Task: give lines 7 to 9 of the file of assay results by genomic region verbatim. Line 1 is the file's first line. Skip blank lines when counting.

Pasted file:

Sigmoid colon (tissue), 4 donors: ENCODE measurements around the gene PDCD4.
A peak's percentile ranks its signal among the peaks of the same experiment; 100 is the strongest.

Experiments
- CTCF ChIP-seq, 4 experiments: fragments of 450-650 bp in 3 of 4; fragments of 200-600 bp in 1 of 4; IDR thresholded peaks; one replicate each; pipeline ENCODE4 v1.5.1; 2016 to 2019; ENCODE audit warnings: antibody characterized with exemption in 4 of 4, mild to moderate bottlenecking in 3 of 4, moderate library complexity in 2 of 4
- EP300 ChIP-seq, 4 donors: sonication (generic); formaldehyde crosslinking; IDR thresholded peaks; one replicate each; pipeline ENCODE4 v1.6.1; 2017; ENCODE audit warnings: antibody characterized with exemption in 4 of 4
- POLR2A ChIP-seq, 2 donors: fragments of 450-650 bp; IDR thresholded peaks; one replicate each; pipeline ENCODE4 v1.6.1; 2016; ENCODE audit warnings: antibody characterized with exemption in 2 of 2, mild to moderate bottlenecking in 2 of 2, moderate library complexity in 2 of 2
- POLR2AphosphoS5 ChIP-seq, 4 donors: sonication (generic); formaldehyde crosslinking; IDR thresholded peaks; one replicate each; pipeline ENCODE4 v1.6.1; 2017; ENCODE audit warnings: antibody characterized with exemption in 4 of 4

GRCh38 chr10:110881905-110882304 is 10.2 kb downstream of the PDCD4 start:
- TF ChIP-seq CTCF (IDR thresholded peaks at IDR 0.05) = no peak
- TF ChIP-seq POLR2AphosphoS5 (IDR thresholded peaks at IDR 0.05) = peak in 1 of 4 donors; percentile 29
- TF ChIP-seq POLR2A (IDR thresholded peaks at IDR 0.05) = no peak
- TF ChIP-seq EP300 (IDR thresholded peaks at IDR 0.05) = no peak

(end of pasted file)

- POLR2AphosphoS5 ChIP-seq, 4 donors: sonication (generic); formaldehyde crosslinking; IDR thresholded peaks; one replicate each; pipeline ENCODE4 v1.6.1; 2017; ENCODE audit warnings: antibody characterized with exemption in 4 of 4

GRCh38 chr10:110881905-110882304 is 10.2 kb downstream of the PDCD4 start:
- TF ChIP-seq CTCF (IDR thresholded peaks at IDR 0.05) = no peak